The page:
Meeting Professionals Continued Planning Through SIP According to New Survey

survey

Not even a pandemic that resulted in the entire world sheltering in place for months at a time could stop meeting professionals from planning gatherings. A new survey of the event community released today by Smart Meetings found that a supermajority of readers (80 percent) said they were still planning for future meetings. “Smart Meetings’ Post-COVID-19 Meeting Industry Vision Survey” covered strategic, legal and logistical challenges around planning, cancelling and postponing meetings during this time. Readers and experts weighed in on best practices for hybrid meetings, physically distanced F&B strategies and work from home strategies.

Download the full Smart Meetings’ Post-COVID-19 Meeting Industry Vision Survey here for free.

While many were sheltering in place, some added the job of supervising children home from school and others were deemed essential workers and traveling to job sites. Multitasking planners picked multiple options and said they were also networking through video-conferencing platforms (69 percent) and helping others who are struggling (42 percent). Just under half said they were focusing on taking a deep breath.

Postpone is Favored Alternative

Moving meetings to a future date was the most common survey response, but individual planners utilized a combination of postponing, pausing and pivoting. While 56 percent said they had to cancel some meetings due to the complexity, size and risk profile, more than 69 percent said they would be postponing and almost 51 percent said they would pivot to virtual.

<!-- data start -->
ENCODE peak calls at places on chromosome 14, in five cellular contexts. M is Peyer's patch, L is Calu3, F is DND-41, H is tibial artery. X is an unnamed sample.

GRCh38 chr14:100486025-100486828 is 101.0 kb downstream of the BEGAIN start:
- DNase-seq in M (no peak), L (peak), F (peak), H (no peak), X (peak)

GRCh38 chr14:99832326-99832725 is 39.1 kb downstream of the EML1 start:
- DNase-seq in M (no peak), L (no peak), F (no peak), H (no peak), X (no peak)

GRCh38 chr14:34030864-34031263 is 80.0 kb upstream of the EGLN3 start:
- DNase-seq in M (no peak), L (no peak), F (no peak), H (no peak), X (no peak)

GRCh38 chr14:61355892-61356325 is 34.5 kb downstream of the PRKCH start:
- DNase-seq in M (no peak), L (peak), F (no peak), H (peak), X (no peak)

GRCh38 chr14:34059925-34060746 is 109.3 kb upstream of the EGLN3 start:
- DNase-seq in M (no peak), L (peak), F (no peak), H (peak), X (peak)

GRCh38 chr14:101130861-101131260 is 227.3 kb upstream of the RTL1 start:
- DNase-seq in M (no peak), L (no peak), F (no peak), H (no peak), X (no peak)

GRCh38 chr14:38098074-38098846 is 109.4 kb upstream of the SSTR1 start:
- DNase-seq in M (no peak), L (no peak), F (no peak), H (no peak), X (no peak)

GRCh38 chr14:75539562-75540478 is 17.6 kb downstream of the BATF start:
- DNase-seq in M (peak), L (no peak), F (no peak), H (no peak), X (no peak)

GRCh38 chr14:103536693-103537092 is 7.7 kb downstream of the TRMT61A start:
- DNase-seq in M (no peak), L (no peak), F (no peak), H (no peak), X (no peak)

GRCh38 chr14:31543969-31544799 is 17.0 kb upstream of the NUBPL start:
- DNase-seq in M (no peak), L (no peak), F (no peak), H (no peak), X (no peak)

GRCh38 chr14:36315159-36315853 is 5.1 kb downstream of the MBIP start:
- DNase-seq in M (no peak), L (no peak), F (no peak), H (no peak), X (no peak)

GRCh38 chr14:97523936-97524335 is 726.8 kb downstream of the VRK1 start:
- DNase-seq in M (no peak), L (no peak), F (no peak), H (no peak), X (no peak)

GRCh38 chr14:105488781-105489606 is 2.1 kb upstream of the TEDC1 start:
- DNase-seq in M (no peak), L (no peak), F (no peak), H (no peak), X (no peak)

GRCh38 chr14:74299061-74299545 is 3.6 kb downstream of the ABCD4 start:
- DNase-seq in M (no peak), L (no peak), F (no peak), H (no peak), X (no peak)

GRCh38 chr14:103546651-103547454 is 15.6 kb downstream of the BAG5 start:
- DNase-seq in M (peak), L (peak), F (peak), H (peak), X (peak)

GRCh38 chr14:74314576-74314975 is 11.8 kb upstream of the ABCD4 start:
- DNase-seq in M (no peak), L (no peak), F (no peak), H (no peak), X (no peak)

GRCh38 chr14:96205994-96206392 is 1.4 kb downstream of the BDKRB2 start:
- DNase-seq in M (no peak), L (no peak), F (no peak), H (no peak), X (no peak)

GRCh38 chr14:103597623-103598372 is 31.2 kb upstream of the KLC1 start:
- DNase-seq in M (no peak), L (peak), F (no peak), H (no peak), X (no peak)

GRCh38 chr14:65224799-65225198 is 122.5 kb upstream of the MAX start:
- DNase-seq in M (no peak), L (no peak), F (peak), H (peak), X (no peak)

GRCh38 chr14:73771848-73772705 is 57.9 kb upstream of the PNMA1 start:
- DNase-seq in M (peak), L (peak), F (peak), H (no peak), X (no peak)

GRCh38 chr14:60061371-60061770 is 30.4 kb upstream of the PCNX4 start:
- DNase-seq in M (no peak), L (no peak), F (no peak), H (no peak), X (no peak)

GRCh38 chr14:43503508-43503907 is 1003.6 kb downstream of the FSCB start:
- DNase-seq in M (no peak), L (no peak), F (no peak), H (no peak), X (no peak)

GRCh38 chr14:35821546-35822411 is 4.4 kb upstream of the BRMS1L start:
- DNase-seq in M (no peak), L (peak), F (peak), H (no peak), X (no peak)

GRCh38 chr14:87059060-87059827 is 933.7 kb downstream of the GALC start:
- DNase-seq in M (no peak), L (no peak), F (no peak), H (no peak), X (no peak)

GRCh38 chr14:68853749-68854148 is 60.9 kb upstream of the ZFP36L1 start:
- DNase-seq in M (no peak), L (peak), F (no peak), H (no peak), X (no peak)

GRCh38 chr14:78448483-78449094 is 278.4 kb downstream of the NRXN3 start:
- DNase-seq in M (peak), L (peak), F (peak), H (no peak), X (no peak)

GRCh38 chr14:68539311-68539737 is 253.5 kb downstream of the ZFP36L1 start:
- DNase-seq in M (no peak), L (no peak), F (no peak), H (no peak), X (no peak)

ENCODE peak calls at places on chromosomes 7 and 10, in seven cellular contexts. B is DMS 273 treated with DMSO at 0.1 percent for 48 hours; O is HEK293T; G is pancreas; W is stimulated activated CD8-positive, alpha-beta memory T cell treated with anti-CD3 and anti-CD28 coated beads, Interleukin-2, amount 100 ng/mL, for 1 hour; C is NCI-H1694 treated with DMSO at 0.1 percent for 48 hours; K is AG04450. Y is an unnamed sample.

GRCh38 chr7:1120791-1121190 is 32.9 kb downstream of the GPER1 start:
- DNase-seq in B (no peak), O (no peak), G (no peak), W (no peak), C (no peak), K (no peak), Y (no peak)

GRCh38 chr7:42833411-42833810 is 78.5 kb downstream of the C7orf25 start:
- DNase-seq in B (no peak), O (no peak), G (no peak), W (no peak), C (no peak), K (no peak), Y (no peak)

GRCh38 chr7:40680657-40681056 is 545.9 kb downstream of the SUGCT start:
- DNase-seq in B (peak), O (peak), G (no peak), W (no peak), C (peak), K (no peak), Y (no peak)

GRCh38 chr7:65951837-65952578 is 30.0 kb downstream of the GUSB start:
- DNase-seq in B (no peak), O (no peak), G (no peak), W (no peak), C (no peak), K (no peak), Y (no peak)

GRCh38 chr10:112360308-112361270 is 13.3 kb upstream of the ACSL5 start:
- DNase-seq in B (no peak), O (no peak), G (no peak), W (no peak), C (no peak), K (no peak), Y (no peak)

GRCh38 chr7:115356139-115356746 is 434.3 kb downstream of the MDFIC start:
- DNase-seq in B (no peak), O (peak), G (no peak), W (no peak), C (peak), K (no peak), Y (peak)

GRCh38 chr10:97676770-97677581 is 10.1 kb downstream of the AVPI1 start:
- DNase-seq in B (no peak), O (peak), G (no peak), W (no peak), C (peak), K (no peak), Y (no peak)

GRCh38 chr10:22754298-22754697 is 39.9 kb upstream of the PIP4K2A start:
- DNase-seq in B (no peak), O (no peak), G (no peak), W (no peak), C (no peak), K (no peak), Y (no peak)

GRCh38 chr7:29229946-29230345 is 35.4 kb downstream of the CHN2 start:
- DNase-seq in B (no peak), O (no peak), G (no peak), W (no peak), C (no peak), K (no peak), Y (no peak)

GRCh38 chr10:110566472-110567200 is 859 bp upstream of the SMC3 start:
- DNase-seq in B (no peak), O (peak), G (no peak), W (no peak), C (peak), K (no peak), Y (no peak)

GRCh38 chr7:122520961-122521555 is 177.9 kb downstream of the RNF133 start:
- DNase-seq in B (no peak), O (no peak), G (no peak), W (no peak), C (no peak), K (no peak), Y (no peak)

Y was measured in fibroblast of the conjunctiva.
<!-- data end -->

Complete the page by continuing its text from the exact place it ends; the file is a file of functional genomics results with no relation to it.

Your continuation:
A telling statistic was that in many cases the same planner was employing multiple strategies rather than postponing all or canceling wholesale. A third (34 percent) said they would be both postponing and pivoting, and a quarter of respondents (23 percent) said they would be doing all three.

Return to Meeting Predictions

While some survey respondents thought meetings would come back with a vengeance, thanks to all the Q2 meetings pushed to the Q4 calendar, most said that group events would more likely come back tentatively, and with new security measures in place to keep people healthy. “There will be new normal in the industry to adhere to state and international guidelines for health and safety,” said Sandy Joyce, head of global event marketing with Discover Financial Services in Chicago.

While many agreed with the go-slow approach, regional meetings that don’t require airlift at a time when routes are still returning were considered a safer option. Long-term, the outlook was brighter. “People will want to get back some form of normalcy, but I believe it will come slowly and build back up. There will be more precautions and more reluctancy in the beginning, but we will bounce back and we will be stronger and more creative than ever before,” said Shirli Goodman, vice president of marketing and events at Nexxus Solutions Group.

Jeanette Paschal, president of Sound Meetings & Event Management in Raleigh, North Carolina may have been the more optimistic of all. “We will all be more gracious and kind to each other,” she predicted.

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